It was some bitter irony the election of Donald Trump as US president came during climate change talks in Marrakech.
Just as we heard 2016 could be the hottest year on record, just as sentiment around the renewable energy sector was mounting new heights, a political hand grenade was thrown into the ring from mid-West America.
Trump has had only contemptuous words for global warming memorably insisting it was a Chinese hoax to undermine America.
On the campaign trail he vowed to scrap the Paris climate change agreement ratified by Barack Obama barely two months ago.
One of the former game show host’s first acts since he beat Hillary Clinton to the White House last week was to appoint another climate sceptic, Myron Ebell, to head up the Environmental Protection Agency.
Trump has promised to bring back coal and get America drilling for oil again at full speed while disdaining Clinton’s message to build the US into a world number one renewable powerhouse.
So is it all doom and gloom for clean tech in a world which also threatens to become increasingly protectionist too? Will Trump influence negatively impact already fragile green business confidence in post-Brexit Britain?
It would clearly be foolish to think that Trump’s accession can be positive, even if over the past week he has pedaled a slightly softer line on issues such as the Obamacare health programme and that infamous pledge to build a concrete wall with Mexico.
He may yet realize that threats to send cheap Chinese solar panels packing back to Shanghai might be counterproductive.
Even if he did try to unpick the Paris climate agreement it is expected to take years to complete. And he may have other priorities.
But the real reason why renewable power should not be devastated by governments run by Trump - or even Theresa May – is that it is on a roll. The price of clean power is falling all the time and even if politicians are unwilling to act on that, many businesses are taking matters into their own hands anyway.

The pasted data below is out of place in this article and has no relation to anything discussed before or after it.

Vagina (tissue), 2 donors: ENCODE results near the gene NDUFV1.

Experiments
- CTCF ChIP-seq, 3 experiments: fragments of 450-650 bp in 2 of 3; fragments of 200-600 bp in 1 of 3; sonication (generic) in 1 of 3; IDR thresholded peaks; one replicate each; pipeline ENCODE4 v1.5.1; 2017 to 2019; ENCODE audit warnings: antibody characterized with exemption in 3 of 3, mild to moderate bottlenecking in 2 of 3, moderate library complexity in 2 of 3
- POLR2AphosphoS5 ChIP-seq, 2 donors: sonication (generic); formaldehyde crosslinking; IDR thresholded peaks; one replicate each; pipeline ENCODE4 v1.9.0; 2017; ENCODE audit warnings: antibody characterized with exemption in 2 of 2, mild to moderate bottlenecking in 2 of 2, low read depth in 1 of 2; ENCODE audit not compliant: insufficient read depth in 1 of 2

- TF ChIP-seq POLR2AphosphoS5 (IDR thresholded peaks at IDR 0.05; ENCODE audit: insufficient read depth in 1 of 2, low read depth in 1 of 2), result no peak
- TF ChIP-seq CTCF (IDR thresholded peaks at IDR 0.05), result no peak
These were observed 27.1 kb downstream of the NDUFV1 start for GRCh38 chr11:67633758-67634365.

New estimates from the Department for Business, Energy and Industrial Strategy released last week showed government expects the costs of large-scale solar PV built in Britain to fall to £67 per megawatt hour by 2020. That compares to the £92 figure used just three years ago and the £92.50 subsidy used for Hinkley Point C nuclear power station running for 35 years.
The solar figure for 2030 assessed by BEIS is £60, cheaper than onshore wind and combined cycle gas turbine plants.
That is exciting but also depressing. Why is it that government consistently underestimates renewables? Is it partly because the civil service takes too much advice from fossil fuel-based utilities and “consultants” closely linked with more traditional power sources?
Meanwhile the May government has taken power in an atmosphere where the European Union has been disparaged, not least for supposedly loading the UK with unnecessary regulatory burdens. Could environmental ones be unwound, and with them all the European renewable targets?
They still could be even though Greg Clark, the new BEIS secretary of state, has tried hard to allay fears.
He is not allowing solar to compete on Contracts for Difference subsidies – which is a mistake – but he is at least pressing ahead with calls for evidence on the future of the UK’s energy system.
Look around however and one sees many commercial concerns, hospitals and local authorities signing their own low carbon deals direct with power producers. Its not just about global warming, it’s about security of supply, convenience and falling costs.
Trump can slow a green revolution but he cannot stop it.